5. Lovely, lovely photos! This so reminds me of the F. A. Seiberling mansion, Stan Hwyet, which was built and owned by the founder of Goodyear Tire & Rubber. It's listed #12 of the largest homes in the United States. Can't take photos inside the manor...but the grounds/gardens are unbelievable. Might have to do this this summer! Thanks for the inspiration!

    ReplyDelete
  6. yes, weekly wanderings are a must. thanks for sharing this very interesting place...love how you captured this in little pieces.

    ReplyDelete
  7. i just love touring old homes. this one is a beauty! love all those vintage details. i live in a 1920's era home myself - a colonial 'revival' style. :) also wanted to say thank you for the lovely comment you left for me at focusing on life. so loved having you be part of the conversation. :)

    ReplyDelete
  8. Weekly wanderings has a great ring to it - and this one was fantastic! So many interesting and pretty things to see. I love that ball gown - which is kind of odd as I don't really consider myself much of a ball gown type. Your photos are awesome!

    ReplyDelete
  9. Yes weekly wanderings love it.... what a fantastic and interesting house, thanks for the tour I love all your intimate closeups....

    ReplyDelete
  10. Looking forward to the possible weekly wanderings writings! Thanks for sharing the inside of the mansion and the history. Beautiful photos - all the closeups, and that gown, so pretty! How sad that Agnes Felt died only 6 weeks after moving in.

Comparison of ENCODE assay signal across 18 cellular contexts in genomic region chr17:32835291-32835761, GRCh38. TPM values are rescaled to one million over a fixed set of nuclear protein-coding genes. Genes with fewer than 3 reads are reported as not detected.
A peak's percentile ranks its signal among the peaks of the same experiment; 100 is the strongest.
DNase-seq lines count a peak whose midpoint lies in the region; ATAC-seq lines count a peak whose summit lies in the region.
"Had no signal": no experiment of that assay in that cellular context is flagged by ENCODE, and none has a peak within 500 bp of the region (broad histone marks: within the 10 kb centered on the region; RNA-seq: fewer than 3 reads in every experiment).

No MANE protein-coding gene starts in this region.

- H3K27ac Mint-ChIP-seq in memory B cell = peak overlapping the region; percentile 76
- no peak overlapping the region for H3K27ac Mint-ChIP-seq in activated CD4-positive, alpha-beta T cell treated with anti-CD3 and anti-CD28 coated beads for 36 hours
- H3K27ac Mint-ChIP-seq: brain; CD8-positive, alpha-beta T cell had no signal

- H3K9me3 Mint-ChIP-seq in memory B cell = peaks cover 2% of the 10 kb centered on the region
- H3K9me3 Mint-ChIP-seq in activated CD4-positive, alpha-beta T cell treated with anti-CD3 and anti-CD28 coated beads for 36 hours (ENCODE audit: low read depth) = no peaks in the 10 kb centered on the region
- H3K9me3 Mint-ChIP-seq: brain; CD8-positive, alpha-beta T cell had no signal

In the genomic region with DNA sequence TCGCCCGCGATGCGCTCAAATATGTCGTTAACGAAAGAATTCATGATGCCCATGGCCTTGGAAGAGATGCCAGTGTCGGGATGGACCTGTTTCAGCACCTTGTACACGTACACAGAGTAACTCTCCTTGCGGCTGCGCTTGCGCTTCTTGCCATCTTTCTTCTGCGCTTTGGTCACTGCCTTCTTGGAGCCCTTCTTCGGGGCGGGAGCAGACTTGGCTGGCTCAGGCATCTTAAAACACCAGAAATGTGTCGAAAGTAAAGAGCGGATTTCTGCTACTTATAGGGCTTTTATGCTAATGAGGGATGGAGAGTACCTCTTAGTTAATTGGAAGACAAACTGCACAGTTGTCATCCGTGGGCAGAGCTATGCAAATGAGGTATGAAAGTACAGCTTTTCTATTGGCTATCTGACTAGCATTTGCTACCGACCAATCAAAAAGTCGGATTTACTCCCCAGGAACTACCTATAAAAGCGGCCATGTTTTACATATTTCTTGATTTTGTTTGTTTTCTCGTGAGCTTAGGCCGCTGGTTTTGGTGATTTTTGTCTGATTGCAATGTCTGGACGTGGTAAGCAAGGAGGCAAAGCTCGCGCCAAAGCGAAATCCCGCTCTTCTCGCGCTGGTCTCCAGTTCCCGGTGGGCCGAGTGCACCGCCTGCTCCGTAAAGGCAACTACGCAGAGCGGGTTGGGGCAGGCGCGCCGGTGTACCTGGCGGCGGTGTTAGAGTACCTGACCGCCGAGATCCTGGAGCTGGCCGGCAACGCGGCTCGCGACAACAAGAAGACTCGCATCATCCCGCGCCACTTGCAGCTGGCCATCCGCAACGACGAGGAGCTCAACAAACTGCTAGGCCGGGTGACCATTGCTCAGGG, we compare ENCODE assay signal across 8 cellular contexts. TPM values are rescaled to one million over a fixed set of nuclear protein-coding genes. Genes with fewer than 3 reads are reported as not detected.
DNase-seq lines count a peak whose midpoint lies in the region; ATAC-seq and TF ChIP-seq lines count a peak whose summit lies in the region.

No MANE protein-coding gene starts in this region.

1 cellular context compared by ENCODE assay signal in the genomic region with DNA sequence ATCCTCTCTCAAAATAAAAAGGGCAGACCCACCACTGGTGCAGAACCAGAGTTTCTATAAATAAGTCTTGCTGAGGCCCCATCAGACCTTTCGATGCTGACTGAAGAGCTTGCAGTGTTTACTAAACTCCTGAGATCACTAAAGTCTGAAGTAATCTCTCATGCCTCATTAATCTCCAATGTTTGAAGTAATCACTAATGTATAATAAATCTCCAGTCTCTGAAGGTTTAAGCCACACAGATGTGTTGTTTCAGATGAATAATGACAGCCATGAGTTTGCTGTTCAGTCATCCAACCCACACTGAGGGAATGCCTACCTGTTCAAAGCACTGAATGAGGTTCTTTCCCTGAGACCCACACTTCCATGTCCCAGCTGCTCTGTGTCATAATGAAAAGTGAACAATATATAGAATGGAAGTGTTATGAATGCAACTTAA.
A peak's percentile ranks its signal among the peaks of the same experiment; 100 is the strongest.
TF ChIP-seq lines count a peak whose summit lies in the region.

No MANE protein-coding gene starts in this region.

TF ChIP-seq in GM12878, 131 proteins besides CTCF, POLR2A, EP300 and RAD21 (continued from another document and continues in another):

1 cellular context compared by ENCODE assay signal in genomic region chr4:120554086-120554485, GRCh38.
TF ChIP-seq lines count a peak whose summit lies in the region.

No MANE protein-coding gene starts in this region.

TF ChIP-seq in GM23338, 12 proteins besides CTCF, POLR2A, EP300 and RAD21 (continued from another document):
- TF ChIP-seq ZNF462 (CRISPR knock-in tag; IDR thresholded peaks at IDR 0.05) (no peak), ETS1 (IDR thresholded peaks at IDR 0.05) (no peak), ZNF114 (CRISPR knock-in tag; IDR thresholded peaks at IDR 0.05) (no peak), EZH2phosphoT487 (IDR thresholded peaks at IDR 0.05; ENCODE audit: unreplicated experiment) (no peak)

ReplyDelete
  11. Weekly Wanderings sounds great! Thanks for the wonderful tour. You are always great with that.

    ReplyDelete
  12. A beautiful place to visit. You were lucky to be able to take so many photos there. I love the one of the window in the butler's pantry. I've been meaning to start back on my weekly walks to but not got around to it yet - or more like, I've done the walks not got around to sorting the photos and before I know it the next week has arrived!

    ReplyDelete
  13. wow what an amazing place, lovely series of photos

    ReplyDelete
  14. You captured the up-close details beautifully...what I am drawn to in such a place. It's the Human Touch. My fave is the Battenburg lace curtain/window sill...no - maybe the elegant plumbing details.

    xoxo

    ReplyDelete
  15. What a cool tour, Sarah!! Love the pic of Mallory at the speaking tube ... of course, I love the macros of the books and Comptometer ... fabulous job of capturing the fountain drops. Looks like you had a wonderful visit. You know how to capture the details, for sure. ;->

    ReplyDelete

Thank you so much for visiting today and taking the time to read my thoughts on life. :)